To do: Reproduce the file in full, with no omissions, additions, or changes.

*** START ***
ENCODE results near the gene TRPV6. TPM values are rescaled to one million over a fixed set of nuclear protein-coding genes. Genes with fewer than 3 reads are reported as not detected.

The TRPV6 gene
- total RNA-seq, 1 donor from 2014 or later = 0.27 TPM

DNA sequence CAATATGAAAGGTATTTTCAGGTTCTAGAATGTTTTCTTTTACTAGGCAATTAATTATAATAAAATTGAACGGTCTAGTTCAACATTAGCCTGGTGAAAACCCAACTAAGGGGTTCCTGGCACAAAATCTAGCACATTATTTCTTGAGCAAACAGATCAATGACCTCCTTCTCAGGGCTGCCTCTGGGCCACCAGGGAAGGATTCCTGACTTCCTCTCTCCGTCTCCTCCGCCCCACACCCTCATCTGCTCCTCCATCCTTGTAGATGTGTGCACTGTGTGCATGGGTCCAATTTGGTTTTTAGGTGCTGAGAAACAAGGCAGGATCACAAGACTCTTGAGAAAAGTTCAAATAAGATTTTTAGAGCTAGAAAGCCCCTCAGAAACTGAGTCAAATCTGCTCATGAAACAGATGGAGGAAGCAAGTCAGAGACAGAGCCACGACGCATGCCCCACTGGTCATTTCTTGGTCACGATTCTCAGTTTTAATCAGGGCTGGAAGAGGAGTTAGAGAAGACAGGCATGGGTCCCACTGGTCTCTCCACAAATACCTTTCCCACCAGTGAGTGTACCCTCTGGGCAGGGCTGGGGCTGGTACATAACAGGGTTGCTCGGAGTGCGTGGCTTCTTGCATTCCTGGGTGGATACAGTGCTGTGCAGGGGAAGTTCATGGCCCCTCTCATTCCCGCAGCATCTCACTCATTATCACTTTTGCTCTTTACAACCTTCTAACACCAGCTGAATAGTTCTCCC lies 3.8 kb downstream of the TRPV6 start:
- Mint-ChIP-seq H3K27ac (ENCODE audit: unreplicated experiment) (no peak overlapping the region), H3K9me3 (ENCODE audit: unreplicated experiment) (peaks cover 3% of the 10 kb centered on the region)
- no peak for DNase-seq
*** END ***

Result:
ENCODE results near the gene TRPV6. TPM values are rescaled to one million over a fixed set of nuclear protein-coding genes. Genes with fewer than 3 reads are reported as not detected.

The TRPV6 gene
- total RNA-seq, 1 donor from 2014 or later = 0.27 TPM

DNA sequence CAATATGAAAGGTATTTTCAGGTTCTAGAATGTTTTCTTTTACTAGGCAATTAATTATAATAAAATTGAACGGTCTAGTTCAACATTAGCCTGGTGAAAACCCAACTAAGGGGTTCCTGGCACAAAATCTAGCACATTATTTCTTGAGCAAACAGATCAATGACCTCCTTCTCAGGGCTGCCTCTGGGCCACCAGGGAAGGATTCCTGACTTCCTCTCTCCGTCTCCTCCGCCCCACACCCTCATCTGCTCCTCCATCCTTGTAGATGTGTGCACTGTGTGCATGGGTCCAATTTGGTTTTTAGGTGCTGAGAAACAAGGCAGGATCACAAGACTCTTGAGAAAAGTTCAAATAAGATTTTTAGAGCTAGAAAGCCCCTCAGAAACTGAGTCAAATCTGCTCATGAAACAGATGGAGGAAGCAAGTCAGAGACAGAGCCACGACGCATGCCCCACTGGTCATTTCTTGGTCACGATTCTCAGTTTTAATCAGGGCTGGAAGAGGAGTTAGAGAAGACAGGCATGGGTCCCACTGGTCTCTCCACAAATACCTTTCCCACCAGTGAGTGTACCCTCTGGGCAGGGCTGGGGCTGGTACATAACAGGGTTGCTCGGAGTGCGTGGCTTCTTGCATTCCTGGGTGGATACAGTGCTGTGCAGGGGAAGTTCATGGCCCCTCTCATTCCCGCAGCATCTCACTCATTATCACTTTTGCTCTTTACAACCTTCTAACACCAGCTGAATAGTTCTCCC lies 3.8 kb downstream of the TRPV6 start:
- Mint-ChIP-seq H3K27ac (ENCODE audit: unreplicated experiment) (no peak overlapping the region), H3K9me3 (ENCODE audit: unreplicated experiment) (peaks cover 3% of the 10 kb centered on the region)
- no peak for DNase-seq